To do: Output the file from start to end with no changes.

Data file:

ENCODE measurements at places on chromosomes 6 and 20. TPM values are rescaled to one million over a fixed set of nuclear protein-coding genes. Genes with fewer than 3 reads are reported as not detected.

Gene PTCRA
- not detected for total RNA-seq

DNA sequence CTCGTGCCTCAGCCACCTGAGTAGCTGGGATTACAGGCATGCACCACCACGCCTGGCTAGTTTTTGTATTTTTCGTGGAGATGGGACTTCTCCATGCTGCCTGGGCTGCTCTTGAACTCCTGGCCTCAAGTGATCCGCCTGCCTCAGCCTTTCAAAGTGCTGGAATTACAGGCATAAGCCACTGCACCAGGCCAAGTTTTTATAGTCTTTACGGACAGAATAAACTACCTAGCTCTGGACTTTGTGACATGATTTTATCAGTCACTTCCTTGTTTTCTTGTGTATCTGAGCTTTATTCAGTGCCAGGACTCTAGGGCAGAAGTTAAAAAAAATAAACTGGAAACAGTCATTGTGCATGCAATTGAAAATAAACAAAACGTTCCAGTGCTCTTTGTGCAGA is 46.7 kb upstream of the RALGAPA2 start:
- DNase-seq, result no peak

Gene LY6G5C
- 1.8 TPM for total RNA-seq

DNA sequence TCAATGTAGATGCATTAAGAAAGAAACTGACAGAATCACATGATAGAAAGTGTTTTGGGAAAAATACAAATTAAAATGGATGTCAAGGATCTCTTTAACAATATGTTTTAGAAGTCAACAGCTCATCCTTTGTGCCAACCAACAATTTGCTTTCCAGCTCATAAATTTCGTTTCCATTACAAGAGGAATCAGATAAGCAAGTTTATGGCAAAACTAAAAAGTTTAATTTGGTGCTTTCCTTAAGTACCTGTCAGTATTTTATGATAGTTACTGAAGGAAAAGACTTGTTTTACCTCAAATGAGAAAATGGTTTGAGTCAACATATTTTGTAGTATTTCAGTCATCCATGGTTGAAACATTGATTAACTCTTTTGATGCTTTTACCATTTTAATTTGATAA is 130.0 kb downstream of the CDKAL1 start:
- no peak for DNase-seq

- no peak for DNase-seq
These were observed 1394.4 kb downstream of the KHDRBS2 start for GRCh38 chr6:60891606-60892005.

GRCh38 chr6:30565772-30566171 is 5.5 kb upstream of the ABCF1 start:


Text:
ENCODE measurements at places on chromosomes 6 and 20. TPM values are rescaled to one million over a fixed set of nuclear protein-coding genes. Genes with fewer than 3 reads are reported as not detected.

Gene PTCRA
- not detected for total RNA-seq

DNA sequence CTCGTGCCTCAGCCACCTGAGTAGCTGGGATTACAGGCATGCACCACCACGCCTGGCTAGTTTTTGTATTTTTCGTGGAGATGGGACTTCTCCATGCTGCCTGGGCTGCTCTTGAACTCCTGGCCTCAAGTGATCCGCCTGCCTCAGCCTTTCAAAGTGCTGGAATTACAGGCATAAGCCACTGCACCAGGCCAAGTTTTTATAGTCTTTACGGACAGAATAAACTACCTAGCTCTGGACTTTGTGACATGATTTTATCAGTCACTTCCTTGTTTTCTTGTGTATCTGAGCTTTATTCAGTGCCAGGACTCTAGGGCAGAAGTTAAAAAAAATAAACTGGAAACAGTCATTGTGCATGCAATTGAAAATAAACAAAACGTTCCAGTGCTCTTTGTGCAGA is 46.7 kb upstream of the RALGAPA2 start:
- DNase-seq, result no peak

Gene LY6G5C
- 1.8 TPM for total RNA-seq

DNA sequence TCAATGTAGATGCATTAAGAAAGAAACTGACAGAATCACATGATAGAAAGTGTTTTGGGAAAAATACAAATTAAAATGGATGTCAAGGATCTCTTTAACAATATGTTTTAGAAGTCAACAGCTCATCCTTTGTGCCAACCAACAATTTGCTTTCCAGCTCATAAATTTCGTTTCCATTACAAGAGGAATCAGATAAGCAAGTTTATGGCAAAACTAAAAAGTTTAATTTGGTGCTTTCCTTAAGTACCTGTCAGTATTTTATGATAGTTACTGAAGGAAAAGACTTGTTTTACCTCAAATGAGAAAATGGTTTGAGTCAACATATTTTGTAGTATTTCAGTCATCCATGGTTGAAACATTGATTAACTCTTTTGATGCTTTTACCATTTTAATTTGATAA is 130.0 kb downstream of the CDKAL1 start:
- no peak for DNase-seq

- no peak for DNase-seq
These were observed 1394.4 kb downstream of the KHDRBS2 start for GRCh38 chr6:60891606-60892005.

GRCh38 chr6:30565772-30566171 is 5.5 kb upstream of the ABCF1 start: